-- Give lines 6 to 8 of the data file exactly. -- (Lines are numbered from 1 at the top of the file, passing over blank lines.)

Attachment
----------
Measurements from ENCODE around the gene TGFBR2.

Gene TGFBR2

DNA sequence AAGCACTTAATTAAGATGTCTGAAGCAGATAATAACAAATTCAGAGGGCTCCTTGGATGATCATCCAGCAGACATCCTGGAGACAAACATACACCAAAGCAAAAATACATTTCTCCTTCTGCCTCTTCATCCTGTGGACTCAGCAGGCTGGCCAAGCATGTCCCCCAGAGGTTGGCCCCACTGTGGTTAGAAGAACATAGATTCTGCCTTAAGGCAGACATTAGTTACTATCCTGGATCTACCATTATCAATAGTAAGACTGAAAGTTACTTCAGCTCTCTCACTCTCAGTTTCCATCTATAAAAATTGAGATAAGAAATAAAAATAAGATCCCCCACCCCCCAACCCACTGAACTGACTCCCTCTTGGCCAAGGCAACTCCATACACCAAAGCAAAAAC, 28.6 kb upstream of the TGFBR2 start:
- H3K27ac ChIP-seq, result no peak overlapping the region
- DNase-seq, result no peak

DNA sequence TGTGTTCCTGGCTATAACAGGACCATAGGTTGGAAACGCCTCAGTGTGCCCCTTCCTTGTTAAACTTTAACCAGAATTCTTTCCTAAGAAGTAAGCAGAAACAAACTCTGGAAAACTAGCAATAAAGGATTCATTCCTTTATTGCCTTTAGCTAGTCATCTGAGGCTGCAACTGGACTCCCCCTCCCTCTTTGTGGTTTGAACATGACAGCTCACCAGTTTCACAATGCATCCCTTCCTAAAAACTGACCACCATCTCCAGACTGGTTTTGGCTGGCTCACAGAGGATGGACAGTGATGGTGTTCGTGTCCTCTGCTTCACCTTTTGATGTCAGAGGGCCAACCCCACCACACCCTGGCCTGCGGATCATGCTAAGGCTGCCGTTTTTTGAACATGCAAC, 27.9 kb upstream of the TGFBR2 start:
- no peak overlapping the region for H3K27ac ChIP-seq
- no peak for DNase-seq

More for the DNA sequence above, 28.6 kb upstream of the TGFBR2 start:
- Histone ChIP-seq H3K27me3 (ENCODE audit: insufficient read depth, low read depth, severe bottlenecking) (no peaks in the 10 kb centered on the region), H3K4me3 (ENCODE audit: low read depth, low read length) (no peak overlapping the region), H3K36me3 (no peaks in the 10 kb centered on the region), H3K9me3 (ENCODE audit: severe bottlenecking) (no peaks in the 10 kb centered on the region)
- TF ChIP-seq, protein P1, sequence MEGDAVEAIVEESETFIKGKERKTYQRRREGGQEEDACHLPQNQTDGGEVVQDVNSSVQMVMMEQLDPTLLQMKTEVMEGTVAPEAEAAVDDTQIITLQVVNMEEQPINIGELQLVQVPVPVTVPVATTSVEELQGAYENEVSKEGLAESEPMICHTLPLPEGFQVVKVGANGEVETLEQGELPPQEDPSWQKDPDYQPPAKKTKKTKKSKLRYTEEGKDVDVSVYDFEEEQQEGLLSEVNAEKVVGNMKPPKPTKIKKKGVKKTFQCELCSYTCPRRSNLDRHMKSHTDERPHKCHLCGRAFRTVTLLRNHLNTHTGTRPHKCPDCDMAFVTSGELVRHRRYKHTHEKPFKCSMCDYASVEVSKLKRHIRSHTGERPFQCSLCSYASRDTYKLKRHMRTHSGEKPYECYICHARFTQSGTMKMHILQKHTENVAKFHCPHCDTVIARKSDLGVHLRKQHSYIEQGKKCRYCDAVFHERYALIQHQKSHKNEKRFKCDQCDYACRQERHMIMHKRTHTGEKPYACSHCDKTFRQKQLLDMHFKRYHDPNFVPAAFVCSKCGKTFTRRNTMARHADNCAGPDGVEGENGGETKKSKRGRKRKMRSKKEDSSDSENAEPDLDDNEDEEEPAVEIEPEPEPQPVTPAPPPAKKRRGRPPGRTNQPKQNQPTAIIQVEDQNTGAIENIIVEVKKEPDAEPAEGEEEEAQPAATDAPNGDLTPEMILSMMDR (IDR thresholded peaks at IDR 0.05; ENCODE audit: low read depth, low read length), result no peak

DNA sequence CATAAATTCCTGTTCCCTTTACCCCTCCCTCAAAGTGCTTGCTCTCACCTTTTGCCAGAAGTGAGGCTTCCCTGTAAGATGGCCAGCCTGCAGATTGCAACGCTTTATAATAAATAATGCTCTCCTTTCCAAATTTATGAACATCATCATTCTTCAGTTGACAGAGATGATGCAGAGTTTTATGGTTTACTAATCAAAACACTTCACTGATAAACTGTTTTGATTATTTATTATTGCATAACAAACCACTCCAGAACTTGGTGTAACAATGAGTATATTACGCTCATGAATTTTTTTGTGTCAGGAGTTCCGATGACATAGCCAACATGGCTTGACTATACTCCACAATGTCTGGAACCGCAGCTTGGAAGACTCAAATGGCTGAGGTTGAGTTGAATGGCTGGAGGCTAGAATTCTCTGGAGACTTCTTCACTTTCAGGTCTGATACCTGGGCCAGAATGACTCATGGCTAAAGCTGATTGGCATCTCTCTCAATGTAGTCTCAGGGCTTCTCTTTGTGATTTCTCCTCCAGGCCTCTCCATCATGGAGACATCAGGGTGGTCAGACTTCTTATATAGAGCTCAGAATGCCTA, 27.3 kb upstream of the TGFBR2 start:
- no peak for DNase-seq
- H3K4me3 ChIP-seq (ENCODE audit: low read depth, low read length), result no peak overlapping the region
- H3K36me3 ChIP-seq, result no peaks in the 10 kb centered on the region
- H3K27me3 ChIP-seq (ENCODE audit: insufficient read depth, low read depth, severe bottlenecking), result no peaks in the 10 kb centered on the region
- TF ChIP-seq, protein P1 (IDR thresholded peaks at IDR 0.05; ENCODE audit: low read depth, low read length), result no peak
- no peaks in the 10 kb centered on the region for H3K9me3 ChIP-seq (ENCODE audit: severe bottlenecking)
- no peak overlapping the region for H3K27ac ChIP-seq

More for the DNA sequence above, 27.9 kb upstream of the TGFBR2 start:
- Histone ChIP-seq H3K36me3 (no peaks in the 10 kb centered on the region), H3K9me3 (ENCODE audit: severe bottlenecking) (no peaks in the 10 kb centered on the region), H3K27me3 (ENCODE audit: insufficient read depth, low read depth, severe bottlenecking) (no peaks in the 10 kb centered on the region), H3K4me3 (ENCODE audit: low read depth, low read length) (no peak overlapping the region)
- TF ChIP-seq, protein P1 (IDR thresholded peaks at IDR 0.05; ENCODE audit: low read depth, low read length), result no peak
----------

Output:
DNA sequence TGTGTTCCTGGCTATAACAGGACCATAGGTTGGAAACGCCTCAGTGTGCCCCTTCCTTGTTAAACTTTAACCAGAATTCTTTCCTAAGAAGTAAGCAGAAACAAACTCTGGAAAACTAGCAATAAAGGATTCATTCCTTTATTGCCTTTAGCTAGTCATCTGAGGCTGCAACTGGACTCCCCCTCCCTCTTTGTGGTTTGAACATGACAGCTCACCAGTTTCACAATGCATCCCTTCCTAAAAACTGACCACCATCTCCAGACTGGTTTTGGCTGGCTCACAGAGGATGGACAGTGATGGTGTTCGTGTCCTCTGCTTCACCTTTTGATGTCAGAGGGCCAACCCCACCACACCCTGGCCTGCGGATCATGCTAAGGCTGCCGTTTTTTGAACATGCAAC, 27.9 kb upstream of the TGFBR2 start:
- no peak overlapping the region for H3K27ac ChIP-seq
- no peak for DNase-seq